When I was about 9 or 10 years old my mother took us on a trip, just her, my sister and me. It was a pretty special thing for my single mother to do for us, saving up the time and money. We took the train to Toronto, we stayed at a hotel right on Yonge St and she got us tickets to see The Phantom of the Opera at the Pantages theatre.
That was the beginning. Since then I’ve seen Les Mis, Cats, Tommy, Miss Saigon, Hairspray, Mamma Mia, Spamalot and Wicked – three times.
I watch the Tony Awards and dream about going to New York and seeing Broadway show after Broadway show, gorging myself on Next to Normal, Anything Goes, Billy Elliot, The Book of Mormon.
There is nothing more amazing to me than these people who can sing and dance and act and pull it all together. I remember a performance at the Tonys from Anything Goes. They sang a bit and then they tapped and tapped and then they started singing again and I didn’t understand how it was possible that they could physically manage it.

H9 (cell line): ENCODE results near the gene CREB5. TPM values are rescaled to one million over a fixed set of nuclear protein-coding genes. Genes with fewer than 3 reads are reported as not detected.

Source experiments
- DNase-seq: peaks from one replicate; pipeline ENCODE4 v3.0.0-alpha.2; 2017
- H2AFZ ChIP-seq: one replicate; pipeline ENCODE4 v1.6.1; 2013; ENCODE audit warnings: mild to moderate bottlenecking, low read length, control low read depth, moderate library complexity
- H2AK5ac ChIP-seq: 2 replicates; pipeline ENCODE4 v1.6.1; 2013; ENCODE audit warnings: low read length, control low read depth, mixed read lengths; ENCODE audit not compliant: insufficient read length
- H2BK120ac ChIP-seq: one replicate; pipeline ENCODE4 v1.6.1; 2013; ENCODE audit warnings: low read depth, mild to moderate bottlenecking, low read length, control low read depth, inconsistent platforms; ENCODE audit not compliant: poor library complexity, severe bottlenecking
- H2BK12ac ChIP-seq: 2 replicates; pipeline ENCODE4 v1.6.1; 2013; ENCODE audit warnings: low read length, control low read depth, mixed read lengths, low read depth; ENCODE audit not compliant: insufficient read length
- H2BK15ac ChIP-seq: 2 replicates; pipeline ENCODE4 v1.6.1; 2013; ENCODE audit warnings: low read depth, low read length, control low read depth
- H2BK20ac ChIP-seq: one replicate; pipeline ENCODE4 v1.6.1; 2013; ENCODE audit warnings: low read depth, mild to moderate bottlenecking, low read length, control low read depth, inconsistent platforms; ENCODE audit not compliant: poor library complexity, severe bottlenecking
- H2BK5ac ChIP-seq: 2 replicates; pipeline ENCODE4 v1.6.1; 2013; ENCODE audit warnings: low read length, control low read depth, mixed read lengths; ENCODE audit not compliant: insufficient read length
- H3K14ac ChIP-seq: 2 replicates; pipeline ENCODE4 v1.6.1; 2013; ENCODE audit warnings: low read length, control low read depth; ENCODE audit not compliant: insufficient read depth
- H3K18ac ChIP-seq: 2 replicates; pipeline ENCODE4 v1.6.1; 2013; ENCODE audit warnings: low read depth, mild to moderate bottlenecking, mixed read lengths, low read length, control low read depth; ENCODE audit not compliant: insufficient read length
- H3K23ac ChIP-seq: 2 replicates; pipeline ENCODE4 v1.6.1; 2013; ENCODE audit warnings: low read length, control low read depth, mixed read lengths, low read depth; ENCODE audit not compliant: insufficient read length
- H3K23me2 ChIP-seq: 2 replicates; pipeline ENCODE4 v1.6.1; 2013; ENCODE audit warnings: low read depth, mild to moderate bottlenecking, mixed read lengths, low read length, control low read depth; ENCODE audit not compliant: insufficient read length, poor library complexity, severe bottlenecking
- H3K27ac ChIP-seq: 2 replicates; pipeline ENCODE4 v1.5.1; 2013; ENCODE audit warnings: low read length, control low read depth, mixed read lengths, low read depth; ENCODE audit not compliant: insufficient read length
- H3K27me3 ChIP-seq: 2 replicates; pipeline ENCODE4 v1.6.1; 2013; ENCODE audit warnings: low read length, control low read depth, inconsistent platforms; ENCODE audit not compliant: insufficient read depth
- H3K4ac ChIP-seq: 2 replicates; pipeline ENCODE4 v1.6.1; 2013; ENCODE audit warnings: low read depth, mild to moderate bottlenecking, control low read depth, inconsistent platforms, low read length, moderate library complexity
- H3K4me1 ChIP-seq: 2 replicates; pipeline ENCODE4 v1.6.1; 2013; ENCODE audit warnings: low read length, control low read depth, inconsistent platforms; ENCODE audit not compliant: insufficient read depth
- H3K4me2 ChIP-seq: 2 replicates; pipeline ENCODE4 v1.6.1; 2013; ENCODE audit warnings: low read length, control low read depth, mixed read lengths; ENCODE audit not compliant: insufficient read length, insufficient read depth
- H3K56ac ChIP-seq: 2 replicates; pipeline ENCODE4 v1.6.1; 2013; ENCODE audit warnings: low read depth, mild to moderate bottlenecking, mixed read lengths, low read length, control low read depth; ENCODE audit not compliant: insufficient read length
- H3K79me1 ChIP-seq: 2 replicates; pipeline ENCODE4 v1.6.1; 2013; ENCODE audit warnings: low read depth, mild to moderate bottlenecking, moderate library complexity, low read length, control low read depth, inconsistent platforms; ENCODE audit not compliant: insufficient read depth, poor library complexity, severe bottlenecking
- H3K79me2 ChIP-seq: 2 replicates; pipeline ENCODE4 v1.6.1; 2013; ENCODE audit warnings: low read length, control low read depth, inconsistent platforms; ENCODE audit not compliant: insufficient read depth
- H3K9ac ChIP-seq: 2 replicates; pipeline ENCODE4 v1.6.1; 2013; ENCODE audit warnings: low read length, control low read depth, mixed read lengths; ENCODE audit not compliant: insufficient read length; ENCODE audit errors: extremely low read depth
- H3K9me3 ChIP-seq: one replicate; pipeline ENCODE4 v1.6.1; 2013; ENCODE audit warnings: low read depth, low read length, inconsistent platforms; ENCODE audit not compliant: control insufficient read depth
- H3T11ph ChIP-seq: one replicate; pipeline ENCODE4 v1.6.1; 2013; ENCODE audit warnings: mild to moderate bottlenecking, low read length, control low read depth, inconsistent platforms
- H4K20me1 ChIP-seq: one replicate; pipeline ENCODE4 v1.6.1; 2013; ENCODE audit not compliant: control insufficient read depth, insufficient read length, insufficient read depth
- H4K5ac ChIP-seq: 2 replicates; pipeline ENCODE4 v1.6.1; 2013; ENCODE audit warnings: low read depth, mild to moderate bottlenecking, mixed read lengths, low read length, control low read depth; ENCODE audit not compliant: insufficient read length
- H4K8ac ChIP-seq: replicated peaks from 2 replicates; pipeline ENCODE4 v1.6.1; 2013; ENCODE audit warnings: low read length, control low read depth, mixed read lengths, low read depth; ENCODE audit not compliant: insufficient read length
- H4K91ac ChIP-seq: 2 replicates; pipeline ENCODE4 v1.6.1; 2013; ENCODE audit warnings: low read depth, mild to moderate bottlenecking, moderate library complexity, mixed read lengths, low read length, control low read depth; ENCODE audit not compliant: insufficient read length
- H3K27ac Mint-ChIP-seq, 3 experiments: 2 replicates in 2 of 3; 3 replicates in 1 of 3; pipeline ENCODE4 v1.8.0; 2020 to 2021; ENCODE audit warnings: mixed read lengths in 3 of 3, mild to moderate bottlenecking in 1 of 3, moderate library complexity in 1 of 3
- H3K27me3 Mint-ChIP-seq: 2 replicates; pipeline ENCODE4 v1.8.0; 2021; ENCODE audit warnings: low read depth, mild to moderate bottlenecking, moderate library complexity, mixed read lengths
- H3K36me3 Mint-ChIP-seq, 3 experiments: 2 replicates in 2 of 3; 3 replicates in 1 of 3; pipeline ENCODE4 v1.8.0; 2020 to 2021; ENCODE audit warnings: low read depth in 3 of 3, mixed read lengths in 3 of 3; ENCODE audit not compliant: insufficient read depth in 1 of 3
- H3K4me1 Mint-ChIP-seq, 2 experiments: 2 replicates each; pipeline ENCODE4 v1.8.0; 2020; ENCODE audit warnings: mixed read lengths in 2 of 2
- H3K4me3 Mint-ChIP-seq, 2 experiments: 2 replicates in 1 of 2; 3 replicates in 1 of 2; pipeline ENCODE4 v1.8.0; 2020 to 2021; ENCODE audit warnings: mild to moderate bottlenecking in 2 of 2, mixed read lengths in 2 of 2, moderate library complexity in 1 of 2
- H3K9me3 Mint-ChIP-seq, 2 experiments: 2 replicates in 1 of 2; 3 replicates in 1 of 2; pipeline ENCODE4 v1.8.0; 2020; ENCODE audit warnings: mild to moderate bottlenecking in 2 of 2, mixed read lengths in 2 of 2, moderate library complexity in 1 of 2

When I was younger and I would listen to that music and sing along in my room, how I wished I had the voice and the skills and I could become those characters. I look at women like Idina Menzel and Sutton Foster and I wish I could be them, for just a few moments.
That Joel Grey would call me awesome.
She loves to dance, she loves to sing, these are things she does every day and takes great joy in, and I take joy in watching her. I want her to take dances classes in part because I regret not taking them. If that’s her exercise of choice I will cheer her on. I want her to keep singing as loudly as she wants and never to be shy about it like I was.
I actually asked my mom about voice lessons once and decided against them because I didn’t want anyone to think that I thought I might actually be good.
If my kid becomes a triple threat I will be at every show to cheer her on, whether lead or chorus.
And here I am dreaming for her, and here I am thinking into the future about balancing my dreams and her wishes, pushing and shoving.